OB:  No, I worked in the plant. I got a foreman's job before I left.

CB:  Actually making the scissors there?

OB:  Yeah, we made them, yeah. I ran a first class shop for them after I come back from the war, actually, for a little while. Then I went into sales because they'd promised me a sales job. They had told me that I was going to sell to wholesales, go take orders for all the cutlery that H. Boker and Company made. It turned into H. Boker and Company. 3

CB:  How do you spell that?

OB:  H B-o-k-e-r, and Company, Incorporated, is what it was when I come back from the service and they moved down on Poteau River.

CB:  Down on 1st Street?

OB:  Well, yeah, 3rd or something like that seemed like, right on the bank of the Poteau, by Coke Hill there.

CB:  Oh, really. Still making scissors?

OB:  Still making scissors, yeah. And the first class shop made surgical type shears for the military, for the Army, and they put me over that plant. I run the whole thing through the outside of forging. I was over all of the making of that shear.

CB:  For the Army?

OB:  Yeah, for the Army. Well, for all military, federal grant that we had. Then when they closed that plant, I went into what they called the finishing department. They had promised me to sell that wholesale, be the factory rep to wholesale companies. And for cutlery, they had a cutlery plant, pocketknife factory and several other types besides these, scissor manufacturing. So I quit and went to work for Prudential Insurance Company, become salesman of the month many, many times, for about two or three years. Then I went with State Farm Insurance.

JW:  All this is after the war?

OB:  After the war, yeah.

CB:  Well, tell us about how you got into the service.

OB:  Well, I think it's in that thing I gave you there, something about it. When my cousin, some friends came, I guess it was some time in February or March, they came to the plant and tried to get me to leave with them to join the Navy.

CB:  This was in '41?

OB:  Yeah, early '42. It was actually '42. And there was five, five of them, of the boys, and I told them I couldn't leave. I felt obligated to the plant to let them know and I had some things that had bought that I needed to get squared away. Several things like you just can't get up and leave, you got to prepare it. I think that's what they did and then they had to pay for it. But they went ahead and joined the Navy that day. They took off and they'd already been down and talked to a recruiter and all that. It was in June, I guess. I got things where I felt like I could go. And so I was down on Garrison Avenue one day, just kind of, well, I was really thinking about finding an enlistment station. And there was a Sergeant walking along and I saw him, and I started talking to him about this. And he said, oh, yeah, he told me, and I said I'd like to get, I think I want to go in the Army Air Corp. He said, oh, I know the place, I can take you right there, and he did all this and I found out then that he was a recruiter.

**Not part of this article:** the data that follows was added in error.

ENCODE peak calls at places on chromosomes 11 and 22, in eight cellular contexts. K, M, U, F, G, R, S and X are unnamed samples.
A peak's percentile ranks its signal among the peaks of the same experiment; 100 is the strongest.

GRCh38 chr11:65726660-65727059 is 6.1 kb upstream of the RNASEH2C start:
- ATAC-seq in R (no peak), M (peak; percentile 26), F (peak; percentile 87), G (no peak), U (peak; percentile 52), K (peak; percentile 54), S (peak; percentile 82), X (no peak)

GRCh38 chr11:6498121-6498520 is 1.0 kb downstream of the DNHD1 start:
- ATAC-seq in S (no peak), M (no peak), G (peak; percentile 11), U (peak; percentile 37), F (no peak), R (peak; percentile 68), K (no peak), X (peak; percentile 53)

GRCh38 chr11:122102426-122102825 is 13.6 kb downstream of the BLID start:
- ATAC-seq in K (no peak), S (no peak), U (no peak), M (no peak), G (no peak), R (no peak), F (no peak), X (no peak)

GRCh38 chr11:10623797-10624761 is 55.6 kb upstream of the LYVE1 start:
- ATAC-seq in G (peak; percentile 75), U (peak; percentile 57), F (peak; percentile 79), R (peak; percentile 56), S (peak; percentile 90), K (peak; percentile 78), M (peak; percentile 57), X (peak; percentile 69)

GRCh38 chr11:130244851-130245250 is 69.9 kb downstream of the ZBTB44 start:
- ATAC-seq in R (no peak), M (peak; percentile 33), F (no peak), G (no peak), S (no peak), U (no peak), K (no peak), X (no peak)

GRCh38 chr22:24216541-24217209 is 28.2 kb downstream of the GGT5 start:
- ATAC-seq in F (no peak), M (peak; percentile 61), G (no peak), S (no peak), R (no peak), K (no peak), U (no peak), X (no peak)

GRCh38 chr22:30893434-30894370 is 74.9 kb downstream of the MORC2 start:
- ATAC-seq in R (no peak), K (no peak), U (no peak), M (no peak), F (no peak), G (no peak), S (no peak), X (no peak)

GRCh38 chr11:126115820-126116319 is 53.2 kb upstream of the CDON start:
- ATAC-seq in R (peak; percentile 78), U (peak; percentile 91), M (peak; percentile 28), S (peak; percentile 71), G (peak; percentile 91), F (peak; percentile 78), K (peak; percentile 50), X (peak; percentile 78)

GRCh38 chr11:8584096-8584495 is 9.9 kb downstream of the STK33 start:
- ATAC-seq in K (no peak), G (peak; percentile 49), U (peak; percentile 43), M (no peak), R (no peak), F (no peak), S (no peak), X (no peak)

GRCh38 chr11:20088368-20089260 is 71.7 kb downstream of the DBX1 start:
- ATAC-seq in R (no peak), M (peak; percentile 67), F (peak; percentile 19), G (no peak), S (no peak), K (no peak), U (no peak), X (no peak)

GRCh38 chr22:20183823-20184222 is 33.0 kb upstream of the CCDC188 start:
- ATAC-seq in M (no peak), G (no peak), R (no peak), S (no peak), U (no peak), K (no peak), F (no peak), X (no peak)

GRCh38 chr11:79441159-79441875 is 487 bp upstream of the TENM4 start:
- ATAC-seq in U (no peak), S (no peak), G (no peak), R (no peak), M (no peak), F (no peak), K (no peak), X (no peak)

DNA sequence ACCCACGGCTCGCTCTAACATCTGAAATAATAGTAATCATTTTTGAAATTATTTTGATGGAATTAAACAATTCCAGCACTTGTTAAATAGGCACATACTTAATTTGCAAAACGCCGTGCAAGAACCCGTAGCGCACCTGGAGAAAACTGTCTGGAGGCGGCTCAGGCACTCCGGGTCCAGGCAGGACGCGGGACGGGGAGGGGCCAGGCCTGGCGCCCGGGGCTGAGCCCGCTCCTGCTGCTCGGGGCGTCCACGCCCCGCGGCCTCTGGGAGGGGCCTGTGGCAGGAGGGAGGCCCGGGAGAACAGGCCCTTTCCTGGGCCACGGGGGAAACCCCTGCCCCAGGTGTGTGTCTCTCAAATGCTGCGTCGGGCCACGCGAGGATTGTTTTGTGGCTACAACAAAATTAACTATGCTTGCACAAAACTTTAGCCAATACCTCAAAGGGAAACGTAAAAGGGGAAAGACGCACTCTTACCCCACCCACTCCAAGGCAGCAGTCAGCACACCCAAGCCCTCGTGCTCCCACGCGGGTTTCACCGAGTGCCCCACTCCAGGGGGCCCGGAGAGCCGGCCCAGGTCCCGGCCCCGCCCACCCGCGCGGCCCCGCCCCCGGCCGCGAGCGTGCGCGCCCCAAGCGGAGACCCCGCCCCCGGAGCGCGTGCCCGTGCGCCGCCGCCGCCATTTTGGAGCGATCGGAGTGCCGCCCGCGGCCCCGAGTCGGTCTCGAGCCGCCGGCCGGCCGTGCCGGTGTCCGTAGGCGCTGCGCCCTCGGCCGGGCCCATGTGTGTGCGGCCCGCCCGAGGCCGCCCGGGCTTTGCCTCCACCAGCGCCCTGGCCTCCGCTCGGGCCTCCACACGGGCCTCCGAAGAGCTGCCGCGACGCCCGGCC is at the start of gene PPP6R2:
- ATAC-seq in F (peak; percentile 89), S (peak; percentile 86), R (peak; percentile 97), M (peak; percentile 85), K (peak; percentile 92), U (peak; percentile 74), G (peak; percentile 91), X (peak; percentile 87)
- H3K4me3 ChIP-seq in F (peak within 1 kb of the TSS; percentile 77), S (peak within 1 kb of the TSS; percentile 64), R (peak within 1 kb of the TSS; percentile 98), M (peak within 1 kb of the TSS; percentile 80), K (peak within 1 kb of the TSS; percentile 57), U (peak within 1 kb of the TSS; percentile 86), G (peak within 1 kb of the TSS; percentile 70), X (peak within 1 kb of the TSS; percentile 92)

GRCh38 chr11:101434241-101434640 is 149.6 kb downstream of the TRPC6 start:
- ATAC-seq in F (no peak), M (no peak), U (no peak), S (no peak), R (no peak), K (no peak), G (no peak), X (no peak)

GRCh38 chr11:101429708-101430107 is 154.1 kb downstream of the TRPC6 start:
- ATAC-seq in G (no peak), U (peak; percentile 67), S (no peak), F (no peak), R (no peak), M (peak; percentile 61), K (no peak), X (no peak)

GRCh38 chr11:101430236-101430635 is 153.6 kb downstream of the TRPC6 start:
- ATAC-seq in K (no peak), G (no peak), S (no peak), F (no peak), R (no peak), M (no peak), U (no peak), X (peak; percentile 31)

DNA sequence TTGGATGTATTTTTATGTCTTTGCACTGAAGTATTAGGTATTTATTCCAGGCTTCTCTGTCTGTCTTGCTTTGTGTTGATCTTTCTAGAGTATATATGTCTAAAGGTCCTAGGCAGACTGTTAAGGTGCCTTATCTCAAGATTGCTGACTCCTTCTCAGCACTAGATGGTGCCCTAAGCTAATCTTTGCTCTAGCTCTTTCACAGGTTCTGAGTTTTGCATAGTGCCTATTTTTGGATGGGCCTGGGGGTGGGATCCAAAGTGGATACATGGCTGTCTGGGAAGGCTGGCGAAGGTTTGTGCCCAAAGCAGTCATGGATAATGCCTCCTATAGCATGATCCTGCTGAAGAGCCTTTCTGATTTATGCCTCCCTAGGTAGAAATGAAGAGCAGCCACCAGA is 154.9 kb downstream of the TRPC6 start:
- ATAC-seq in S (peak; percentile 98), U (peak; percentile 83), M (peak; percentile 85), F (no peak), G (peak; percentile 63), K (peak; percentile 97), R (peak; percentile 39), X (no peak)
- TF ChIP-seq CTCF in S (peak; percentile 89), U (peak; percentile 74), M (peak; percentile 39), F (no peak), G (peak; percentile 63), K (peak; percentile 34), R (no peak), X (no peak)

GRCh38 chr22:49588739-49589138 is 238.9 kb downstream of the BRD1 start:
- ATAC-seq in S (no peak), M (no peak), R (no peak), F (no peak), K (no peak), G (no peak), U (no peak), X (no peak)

JW:  Just happened to be out walking around?

OB:  Happened to be walking around. And he got me and signed me up for the Army and I wound up going in the Army then, wound up with the field artillery. I was actually a medic, but I did so many other things besides that, with the artillery, like driving those vehicles and running up and down the line, carrying messages. They had me doing all kinds of things.

CB:  Where did they send you for your basic? 4

OB:  Camp Bowie, Texas. I believe that's the name of that place.

CB:  Out of Fort Worth?

OB:  Yeah, somewhere out that way. I know it was very sandy terrain and all.

CB:  And then after your basic training, where did they ship you?

OB:  They shipped me to Fort Bragg, North Carolina. I joined the 9th Infantry Division there, the 9th Infantry Division, 26th Field Artillery, A Battery, or headquarters, I guess at that time, I was in headquarters.

CB:  What kind of training did you get there?

OB:  Well, we got to walk a lot. We done them night marches and all kinds of stuff. And at that point in time, 82nd Airborne was there, also, and they gave us an opportunity to join the 82nd Airborne. I had made Sergeant by that time and I guess I thought maybe I wanted to do something a little more exciting than what I was doing, and I volunteered to take some training under them. So I went over to the 82nd Airborne for, oh, I guess a month or so and worked with them. Jumped off those towers and learned a little bit about parachutes and stuff like that, and I decided that the extra pay wasn't quite worth.

CB:  The danger?

OB:  Yeah, so I come back to the outfit, I joined my outfit back. And 82nd Airborne actually went over with us. They were going overseas, too, at that same time.

JW:  Where did they teach you to be a medic, where does that come in?

OB:  Well, from Bowie, we went down to Abilene, Abilene, Texas. I believe they had a clinic or something down there and I was trained in that thing.

EO:  So you had double training?